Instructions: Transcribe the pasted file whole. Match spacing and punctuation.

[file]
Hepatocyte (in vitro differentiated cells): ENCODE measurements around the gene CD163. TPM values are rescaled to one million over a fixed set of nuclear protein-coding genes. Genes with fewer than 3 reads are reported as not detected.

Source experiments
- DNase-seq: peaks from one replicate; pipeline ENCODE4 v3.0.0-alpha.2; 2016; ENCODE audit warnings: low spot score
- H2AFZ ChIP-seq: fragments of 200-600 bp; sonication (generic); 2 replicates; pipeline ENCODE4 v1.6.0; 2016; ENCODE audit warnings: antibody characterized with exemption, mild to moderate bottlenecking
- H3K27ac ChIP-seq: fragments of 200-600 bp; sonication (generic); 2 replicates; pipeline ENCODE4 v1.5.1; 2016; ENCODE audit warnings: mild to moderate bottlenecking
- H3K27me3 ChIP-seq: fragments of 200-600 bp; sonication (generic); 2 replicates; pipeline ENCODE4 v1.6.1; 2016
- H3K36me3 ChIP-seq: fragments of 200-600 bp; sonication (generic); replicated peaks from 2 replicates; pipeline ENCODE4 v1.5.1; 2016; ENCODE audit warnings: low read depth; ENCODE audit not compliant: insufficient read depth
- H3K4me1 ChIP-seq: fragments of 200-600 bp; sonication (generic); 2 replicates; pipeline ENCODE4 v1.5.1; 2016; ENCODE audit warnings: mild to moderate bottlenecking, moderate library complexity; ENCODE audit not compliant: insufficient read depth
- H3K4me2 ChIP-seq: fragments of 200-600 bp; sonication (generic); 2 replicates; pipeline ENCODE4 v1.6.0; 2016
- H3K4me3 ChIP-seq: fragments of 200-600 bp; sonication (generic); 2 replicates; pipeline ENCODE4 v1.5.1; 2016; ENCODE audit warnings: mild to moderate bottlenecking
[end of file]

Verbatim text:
Hepatocyte (in vitro differentiated cells): ENCODE measurements around the gene CD163. TPM values are rescaled to one million over a fixed set of nuclear protein-coding genes. Genes with fewer than 3 reads are reported as not detected.

Source experiments
- DNase-seq: peaks from one replicate; pipeline ENCODE4 v3.0.0-alpha.2; 2016; ENCODE audit warnings: low spot score
- H2AFZ ChIP-seq: fragments of 200-600 bp; sonication (generic); 2 replicates; pipeline ENCODE4 v1.6.0; 2016; ENCODE audit warnings: antibody characterized with exemption, mild to moderate bottlenecking
- H3K27ac ChIP-seq: fragments of 200-600 bp; sonication (generic); 2 replicates; pipeline ENCODE4 v1.5.1; 2016; ENCODE audit warnings: mild to moderate bottlenecking
- H3K27me3 ChIP-seq: fragments of 200-600 bp; sonication (generic); 2 replicates; pipeline ENCODE4 v1.6.1; 2016
- H3K36me3 ChIP-seq: fragments of 200-600 bp; sonication (generic); replicated peaks from 2 replicates; pipeline ENCODE4 v1.5.1; 2016; ENCODE audit warnings: low read depth; ENCODE audit not compliant: insufficient read depth
- H3K4me1 ChIP-seq: fragments of 200-600 bp; sonication (generic); 2 replicates; pipeline ENCODE4 v1.5.1; 2016; ENCODE audit warnings: mild to moderate bottlenecking, moderate library complexity; ENCODE audit not compliant: insufficient read depth
- H3K4me2 ChIP-seq: fragments of 200-600 bp; sonication (generic); 2 replicates; pipeline ENCODE4 v1.6.0; 2016
- H3K4me3 ChIP-seq: fragments of 200-600 bp; sonication (generic); 2 replicates; pipeline ENCODE4 v1.5.1; 2016; ENCODE audit warnings: mild to moderate bottlenecking